Shakespeare Live! review – ‘a stirring celebration’
Brutus said Caesar was ambitious. But old Julius’ ambition was nothing compared to the Royal Shakespeare Company’s, celebrating the 400th anniversary of the playwright’s death with a smorgasbord of tasters, tidbits and skits broadcast live on BBC2 and into cinemas across the country.
The celebration, saturated with stage royalty (Mirren, McKellen, Minchin, Tennant, Tate, Dench, and some upstart crow called Benedict Cumberbatch) – as well as real royalty in the form of Prince Charles – encompasses the man, his work and his legacy, diffused across genre, media and centuries.
All of this is crammed onto the Royal Shakespeare Theatre stage – except Joseph Fiennes, who not only plays with some pigs on location at Shakespeare’s birthplace but seems to have butchered them too, judging by the hamminess with which he prowls and pouts his way through his bits.
Fiennes’ segments have the po-faced tone of a charity appeal, and it takes a while before the vignettes, separated by links from Catherine Tate and David Tennant, stop seeming like a slightly less tawdry Eurovision Song Contest and start holding their own.
That’s partly to do with the reverential tone, broken by a brilliantly silly scene from Horrible Histories, and partly to do with the differing quality of the segments on offer. Variations on a theme of Romeo and Juliet – from Prokofiev’s ballet to West Side Story – are sweet, if unmoving. Performances by the likes of Alex Hassell, Alex Waldmann and Pippa Nixon are a decent showcase of some of the younger guns in the RSC’s arsenal. But, with a sudden chill and a quiet ferocity, Simon Russell Beale recites ‘This sceptred isle’ from Richard II on the crumbling crenels of Kenilworth Castle and the night hits its stride.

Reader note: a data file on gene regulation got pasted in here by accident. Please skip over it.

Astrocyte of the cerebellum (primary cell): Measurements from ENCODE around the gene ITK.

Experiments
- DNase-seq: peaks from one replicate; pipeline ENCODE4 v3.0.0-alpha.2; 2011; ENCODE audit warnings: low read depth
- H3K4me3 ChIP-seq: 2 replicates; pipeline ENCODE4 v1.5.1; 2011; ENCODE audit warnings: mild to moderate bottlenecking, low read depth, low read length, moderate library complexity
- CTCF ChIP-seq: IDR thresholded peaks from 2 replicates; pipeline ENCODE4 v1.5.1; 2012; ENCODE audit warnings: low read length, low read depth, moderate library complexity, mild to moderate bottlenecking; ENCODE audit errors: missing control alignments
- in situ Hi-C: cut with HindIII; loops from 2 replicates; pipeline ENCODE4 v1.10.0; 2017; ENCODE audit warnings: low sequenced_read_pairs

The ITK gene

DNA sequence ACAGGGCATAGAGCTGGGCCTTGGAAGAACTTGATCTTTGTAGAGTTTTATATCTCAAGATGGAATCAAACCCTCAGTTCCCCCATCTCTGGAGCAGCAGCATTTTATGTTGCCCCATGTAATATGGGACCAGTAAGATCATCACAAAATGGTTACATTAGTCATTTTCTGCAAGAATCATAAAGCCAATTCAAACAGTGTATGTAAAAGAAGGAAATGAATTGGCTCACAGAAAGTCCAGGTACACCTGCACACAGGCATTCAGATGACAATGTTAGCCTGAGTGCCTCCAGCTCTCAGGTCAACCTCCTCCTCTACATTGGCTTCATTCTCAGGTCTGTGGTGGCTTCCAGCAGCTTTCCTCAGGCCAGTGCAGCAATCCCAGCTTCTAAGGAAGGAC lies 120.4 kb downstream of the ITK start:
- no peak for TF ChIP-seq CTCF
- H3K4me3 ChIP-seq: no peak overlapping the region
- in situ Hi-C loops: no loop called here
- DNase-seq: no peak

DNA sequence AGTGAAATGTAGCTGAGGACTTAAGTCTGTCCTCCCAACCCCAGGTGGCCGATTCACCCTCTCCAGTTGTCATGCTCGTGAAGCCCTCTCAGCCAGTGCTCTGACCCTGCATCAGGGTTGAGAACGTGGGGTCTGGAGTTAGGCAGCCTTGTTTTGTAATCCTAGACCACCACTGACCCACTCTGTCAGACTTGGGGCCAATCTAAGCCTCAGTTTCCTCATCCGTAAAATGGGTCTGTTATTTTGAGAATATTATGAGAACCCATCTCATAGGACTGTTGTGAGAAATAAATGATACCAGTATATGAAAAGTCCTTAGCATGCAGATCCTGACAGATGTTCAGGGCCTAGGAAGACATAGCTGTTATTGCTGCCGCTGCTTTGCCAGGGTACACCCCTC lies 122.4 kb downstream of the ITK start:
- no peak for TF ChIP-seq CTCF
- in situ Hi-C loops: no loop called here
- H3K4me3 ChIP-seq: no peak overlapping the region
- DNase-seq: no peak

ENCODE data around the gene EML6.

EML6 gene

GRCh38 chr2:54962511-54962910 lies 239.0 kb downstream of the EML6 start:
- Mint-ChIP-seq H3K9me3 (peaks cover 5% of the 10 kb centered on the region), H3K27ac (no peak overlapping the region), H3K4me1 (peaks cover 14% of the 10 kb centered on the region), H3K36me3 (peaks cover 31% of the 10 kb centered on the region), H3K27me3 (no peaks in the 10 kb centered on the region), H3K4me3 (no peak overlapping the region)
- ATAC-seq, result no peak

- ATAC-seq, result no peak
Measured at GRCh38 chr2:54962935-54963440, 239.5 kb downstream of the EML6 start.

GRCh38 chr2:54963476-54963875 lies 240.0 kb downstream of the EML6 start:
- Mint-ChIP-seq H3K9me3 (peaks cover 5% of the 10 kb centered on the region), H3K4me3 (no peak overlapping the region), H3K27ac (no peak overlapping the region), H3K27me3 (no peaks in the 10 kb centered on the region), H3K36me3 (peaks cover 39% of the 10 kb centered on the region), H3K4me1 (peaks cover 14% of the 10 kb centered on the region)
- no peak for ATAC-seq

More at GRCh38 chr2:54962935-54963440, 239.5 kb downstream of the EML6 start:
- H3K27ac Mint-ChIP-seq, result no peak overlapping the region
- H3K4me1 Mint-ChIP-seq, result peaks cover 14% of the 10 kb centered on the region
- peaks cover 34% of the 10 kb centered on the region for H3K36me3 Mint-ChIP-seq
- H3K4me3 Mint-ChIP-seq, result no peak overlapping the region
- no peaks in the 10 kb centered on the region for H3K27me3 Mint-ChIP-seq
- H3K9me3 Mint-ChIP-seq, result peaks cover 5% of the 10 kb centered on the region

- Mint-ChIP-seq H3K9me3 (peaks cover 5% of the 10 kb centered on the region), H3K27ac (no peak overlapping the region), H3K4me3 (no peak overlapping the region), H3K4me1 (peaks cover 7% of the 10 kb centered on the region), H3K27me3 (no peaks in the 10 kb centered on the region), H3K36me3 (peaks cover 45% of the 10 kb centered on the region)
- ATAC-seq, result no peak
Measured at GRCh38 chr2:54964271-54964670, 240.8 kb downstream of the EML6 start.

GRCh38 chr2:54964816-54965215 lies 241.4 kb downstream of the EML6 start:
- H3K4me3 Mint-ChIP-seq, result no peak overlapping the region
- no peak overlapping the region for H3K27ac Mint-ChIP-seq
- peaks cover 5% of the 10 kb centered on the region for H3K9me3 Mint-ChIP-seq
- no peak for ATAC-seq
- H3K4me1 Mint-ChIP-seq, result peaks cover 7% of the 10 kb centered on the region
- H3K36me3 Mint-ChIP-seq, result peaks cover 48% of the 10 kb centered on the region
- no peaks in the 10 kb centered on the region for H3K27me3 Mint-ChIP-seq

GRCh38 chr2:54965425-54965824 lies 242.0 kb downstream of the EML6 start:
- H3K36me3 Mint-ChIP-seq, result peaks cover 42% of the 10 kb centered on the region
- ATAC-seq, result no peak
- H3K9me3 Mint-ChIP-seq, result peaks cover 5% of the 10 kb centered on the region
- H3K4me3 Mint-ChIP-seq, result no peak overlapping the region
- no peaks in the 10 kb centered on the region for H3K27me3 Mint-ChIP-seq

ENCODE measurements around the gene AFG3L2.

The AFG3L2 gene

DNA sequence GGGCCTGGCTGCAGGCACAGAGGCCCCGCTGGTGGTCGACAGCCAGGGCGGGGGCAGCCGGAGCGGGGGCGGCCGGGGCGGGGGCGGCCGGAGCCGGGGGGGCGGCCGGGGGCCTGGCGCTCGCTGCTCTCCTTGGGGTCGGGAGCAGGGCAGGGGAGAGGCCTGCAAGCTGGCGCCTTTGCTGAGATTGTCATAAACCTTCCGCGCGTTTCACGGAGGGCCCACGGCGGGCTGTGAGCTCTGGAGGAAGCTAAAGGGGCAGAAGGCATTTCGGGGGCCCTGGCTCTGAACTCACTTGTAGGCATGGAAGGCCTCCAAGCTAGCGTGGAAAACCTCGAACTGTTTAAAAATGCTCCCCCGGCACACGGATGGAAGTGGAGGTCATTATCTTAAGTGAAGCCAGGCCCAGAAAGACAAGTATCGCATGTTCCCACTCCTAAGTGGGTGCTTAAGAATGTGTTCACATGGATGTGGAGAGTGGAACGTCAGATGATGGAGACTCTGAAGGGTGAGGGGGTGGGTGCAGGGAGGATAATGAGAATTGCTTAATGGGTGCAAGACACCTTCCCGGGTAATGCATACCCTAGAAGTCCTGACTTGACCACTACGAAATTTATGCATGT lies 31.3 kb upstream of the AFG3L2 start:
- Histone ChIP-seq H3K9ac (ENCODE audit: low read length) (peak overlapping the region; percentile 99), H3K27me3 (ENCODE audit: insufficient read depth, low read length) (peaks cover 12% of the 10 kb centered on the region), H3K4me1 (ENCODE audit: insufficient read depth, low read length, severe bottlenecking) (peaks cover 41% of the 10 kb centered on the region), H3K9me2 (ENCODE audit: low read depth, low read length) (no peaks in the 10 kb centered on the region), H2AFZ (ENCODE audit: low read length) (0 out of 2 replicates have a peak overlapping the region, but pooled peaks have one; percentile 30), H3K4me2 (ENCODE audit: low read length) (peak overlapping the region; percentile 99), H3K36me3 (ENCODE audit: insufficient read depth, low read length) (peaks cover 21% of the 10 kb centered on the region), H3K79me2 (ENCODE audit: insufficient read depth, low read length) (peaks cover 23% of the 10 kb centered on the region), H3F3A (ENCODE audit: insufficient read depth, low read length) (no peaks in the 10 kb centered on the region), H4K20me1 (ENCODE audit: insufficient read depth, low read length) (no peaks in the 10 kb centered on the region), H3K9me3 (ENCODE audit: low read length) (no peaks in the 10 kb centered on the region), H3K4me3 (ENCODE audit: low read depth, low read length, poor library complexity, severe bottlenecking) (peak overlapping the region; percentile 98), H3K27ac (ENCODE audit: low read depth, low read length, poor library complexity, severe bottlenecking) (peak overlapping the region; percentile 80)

Seamlessly shifting from comedy to tragedy, from opera to hip hop, it’s a revue that tries to be all things to all people. All facets of Shakespeare are celebrated, with a persistent reminder that the Bard’s words are only a starting point, a springboard for infinite creativity.
This takes political form in a very funny sketch involving Paapa Essiedu, currently playing Hamlet at the RSC, who is told how to perform ‘to be or not to be’ by other notable Hamlets past, of different ages, genders and races.
Those who splashed out on the silver screen, watching from cinemas across the country, may feel a little short-changed. It’s prime on-the-sofa viewing, cat in lap and a constant eye on the Twitter hashtag, but perhaps doesn’t scale up so well.
All of it glitters – particularly David Suchet’s robe – but it’s not all gold. And yet, as a sweeping selection of what Shakespeare is today, and what it can be, it’s a stirring celebration of one man’s achievements. All the world is on stage, and Shakespeare Live! shows sprawlingly, messily and occasionally with breathtaking brilliance how a stage can be an entire world.
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